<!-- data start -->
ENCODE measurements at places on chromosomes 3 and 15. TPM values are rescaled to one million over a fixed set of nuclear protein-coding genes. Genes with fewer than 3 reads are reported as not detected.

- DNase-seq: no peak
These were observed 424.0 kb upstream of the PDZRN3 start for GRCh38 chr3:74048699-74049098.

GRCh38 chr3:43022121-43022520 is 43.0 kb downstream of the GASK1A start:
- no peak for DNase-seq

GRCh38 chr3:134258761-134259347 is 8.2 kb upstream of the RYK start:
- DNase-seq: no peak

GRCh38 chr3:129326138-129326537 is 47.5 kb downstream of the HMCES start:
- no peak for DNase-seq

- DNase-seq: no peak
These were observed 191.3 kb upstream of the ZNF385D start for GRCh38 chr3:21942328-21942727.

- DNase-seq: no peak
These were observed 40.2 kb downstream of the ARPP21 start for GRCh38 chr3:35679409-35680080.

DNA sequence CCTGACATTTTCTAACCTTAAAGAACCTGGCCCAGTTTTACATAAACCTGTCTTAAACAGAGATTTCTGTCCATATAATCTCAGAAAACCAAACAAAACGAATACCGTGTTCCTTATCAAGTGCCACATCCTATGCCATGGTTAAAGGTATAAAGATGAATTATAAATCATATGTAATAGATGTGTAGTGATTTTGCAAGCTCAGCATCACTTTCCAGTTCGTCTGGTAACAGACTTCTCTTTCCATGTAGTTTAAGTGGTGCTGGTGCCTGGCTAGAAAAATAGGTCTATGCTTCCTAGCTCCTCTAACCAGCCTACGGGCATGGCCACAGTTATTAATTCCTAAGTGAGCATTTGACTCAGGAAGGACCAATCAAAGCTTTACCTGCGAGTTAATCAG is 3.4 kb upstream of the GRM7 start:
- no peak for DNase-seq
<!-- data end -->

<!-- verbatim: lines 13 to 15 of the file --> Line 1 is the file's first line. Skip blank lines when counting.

These were observed 40.2 kb downstream of the ARPP21 start for GRCh38 chr3:35679409-35680080.

DNA sequence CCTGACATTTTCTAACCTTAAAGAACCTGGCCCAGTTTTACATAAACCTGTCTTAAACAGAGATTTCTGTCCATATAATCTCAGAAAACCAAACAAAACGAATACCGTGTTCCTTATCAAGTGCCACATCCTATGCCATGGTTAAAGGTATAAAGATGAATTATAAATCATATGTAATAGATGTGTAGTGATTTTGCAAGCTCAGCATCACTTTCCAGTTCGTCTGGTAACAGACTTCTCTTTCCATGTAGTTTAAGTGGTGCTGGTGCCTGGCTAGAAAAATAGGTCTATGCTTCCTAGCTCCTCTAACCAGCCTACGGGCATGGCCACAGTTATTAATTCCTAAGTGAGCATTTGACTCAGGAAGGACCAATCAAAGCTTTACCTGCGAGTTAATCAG is 3.4 kb upstream of the GRM7 start:
- no peak for DNase-seq